(Reuters) - A Berlin court on Tuesday ordered Germany's capital to ban older diesel vehicles from some of its roads, dealing a blow to the government's attempts to avoid such restrictions while it strives to reduce air pollution.

On at least eleven stretches of road suffering from the highest levels of nitrogen oxide pollution, Berlin must ban vehicles meeting the Euro 5 or older emissions standards, the court said in a statement, adding the city-state had not done enough to keep air pollution within permitted limits.

Beyond those streets, Berlin must analyse whether further bans are needed on a total 15 kilometres of road to lower nitrogen oxide concentrations in the city to 40 micrograms per cubic meter of air on average, the court said.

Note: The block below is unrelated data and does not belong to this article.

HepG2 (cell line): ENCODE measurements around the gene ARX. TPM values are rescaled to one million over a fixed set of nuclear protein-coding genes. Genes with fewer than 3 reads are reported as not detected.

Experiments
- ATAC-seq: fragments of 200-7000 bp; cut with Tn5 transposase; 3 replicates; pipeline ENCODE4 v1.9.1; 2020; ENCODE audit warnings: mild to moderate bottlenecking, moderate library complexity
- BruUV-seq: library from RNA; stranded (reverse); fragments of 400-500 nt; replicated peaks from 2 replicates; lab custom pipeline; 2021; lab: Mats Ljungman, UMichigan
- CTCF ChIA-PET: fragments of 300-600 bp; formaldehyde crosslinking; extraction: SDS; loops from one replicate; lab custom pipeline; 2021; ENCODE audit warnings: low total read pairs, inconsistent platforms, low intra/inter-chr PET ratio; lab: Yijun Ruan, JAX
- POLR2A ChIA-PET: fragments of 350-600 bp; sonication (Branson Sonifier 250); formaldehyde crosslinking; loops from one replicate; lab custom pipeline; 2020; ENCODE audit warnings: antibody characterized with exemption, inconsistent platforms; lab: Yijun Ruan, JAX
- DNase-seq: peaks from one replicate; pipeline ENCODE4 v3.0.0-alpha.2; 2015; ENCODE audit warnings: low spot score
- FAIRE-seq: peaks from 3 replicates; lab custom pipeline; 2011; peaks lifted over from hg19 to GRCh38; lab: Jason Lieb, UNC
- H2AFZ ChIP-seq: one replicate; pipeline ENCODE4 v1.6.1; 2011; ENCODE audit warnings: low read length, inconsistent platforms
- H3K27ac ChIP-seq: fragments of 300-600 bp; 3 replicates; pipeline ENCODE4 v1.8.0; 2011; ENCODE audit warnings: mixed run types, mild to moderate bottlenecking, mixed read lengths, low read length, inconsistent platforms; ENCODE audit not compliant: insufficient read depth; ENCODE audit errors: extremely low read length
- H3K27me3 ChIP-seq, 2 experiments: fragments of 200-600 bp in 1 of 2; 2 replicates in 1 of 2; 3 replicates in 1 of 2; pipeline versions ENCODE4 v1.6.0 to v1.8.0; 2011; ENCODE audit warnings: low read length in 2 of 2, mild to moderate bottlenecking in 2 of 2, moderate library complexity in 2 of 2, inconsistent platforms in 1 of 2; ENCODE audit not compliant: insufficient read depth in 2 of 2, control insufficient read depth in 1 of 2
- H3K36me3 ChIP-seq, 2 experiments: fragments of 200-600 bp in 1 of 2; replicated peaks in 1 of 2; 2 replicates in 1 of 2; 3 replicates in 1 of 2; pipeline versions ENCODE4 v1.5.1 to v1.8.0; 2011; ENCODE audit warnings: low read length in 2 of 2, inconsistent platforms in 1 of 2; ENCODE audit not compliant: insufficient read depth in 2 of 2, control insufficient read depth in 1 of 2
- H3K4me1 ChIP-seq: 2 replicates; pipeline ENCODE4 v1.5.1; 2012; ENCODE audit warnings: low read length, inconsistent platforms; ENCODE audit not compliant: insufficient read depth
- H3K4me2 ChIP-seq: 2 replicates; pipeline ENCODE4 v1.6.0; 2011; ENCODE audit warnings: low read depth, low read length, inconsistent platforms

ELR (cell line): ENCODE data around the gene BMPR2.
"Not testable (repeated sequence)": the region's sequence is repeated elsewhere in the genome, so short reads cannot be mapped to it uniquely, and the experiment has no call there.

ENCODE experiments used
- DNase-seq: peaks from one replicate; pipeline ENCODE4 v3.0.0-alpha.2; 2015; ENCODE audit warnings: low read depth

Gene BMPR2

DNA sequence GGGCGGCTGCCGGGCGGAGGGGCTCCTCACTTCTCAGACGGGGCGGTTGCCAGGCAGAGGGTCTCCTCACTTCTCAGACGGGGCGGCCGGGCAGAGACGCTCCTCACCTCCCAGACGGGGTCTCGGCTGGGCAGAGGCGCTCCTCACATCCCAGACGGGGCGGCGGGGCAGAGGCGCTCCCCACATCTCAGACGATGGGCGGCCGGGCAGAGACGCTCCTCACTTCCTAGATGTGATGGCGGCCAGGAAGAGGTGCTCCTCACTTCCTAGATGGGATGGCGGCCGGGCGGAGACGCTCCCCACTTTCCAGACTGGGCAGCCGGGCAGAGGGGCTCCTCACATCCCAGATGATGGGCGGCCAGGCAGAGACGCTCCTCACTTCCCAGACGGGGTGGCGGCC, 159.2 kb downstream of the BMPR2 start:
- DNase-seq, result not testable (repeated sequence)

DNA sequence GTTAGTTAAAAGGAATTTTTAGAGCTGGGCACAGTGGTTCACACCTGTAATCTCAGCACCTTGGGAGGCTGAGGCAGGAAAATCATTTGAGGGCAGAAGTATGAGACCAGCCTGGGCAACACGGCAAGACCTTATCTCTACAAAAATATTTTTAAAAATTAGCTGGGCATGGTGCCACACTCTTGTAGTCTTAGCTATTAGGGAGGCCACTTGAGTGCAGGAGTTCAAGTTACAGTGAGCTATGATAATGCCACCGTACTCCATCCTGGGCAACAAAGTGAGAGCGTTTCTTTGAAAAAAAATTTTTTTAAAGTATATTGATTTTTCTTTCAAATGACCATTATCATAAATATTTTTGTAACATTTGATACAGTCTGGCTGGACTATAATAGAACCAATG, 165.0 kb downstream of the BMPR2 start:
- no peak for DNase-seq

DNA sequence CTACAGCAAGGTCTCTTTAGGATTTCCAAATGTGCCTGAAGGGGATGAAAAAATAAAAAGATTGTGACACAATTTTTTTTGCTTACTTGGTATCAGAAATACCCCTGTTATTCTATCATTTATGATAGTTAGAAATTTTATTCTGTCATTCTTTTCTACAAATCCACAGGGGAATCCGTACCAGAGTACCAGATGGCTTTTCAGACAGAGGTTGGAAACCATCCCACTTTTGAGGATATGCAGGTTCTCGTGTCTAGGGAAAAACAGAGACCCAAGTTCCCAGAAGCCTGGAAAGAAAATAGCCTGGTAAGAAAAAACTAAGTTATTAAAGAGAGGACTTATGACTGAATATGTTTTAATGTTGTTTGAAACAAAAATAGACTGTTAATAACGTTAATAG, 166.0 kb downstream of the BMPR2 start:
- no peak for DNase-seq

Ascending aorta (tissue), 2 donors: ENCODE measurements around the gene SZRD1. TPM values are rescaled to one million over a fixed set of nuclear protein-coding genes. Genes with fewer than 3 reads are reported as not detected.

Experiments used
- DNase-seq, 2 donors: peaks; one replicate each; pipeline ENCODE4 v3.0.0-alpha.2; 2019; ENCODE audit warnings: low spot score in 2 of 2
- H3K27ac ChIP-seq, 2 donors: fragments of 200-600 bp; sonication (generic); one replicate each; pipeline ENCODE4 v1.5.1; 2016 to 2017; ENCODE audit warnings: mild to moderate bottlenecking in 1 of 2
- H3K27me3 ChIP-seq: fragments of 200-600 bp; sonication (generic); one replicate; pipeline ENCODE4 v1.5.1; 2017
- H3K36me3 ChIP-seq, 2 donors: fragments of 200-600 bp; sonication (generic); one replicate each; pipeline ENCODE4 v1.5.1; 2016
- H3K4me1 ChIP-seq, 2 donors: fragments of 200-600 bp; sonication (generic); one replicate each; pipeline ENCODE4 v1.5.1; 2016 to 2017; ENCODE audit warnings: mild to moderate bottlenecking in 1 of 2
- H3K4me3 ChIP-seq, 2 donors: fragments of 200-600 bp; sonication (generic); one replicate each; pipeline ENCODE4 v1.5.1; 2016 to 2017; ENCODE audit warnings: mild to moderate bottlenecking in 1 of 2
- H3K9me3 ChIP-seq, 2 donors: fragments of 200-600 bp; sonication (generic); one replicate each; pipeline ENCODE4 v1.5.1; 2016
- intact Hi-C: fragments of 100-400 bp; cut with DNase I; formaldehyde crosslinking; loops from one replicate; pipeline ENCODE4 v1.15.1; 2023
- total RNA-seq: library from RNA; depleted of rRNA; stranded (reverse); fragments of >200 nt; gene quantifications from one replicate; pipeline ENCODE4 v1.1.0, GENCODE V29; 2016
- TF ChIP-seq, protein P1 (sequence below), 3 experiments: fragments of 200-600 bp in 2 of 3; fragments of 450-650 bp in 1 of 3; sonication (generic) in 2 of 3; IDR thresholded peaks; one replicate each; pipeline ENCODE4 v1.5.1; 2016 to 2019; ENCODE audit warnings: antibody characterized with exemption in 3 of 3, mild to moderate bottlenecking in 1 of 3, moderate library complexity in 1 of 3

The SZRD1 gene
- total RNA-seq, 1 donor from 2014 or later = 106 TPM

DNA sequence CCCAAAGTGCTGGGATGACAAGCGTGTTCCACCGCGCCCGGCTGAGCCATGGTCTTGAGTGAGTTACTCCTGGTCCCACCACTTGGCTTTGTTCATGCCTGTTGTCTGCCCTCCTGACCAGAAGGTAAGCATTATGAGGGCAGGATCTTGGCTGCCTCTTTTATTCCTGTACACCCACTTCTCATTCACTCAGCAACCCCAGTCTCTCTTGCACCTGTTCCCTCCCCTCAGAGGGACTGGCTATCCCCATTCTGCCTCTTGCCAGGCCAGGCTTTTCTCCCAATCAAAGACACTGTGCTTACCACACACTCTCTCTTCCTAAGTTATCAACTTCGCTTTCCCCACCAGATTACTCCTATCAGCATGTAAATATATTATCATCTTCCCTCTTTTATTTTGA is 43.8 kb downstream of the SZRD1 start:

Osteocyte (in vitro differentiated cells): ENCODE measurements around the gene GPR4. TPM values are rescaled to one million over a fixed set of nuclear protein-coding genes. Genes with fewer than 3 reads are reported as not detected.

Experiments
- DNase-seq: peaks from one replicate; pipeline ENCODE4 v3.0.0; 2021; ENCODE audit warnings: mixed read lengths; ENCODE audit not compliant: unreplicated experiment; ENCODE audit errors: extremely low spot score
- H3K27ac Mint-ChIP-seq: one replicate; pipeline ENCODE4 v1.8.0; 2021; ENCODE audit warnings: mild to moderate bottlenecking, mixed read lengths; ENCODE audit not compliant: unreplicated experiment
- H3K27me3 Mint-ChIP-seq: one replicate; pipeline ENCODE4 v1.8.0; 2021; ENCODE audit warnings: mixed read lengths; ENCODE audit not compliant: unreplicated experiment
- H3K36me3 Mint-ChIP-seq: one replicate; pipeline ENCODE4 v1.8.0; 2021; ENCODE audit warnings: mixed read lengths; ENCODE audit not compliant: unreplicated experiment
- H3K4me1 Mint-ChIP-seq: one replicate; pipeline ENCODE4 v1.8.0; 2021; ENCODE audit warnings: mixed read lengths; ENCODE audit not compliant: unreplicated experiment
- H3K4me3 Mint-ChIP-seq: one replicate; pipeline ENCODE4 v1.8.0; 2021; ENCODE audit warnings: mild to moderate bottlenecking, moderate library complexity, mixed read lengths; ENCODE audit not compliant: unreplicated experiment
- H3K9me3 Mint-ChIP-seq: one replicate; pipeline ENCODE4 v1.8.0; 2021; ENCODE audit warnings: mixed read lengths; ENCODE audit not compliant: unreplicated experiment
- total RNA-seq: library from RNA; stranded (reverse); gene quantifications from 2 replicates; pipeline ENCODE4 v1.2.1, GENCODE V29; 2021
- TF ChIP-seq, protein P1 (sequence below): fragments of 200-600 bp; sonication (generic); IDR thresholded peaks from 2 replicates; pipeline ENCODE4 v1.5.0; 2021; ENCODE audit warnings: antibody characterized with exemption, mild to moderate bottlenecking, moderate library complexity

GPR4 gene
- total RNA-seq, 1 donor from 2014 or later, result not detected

Earlier this month, the federal German government outlined plans to cut pollution from diesel vehicles by asking carmakers to offer owners trade-in incentives and hardware fixes in an attempt to avert further driving bans.

Diesel bans have already been imposed in Hamburg and are planned for Frankfurt and Stuttgart, the home of Germany's car industry.

The case in Berlin was brought by environmental lobby group DUH in the latest attempt by activists to force regional governments in Germany to improve air quality

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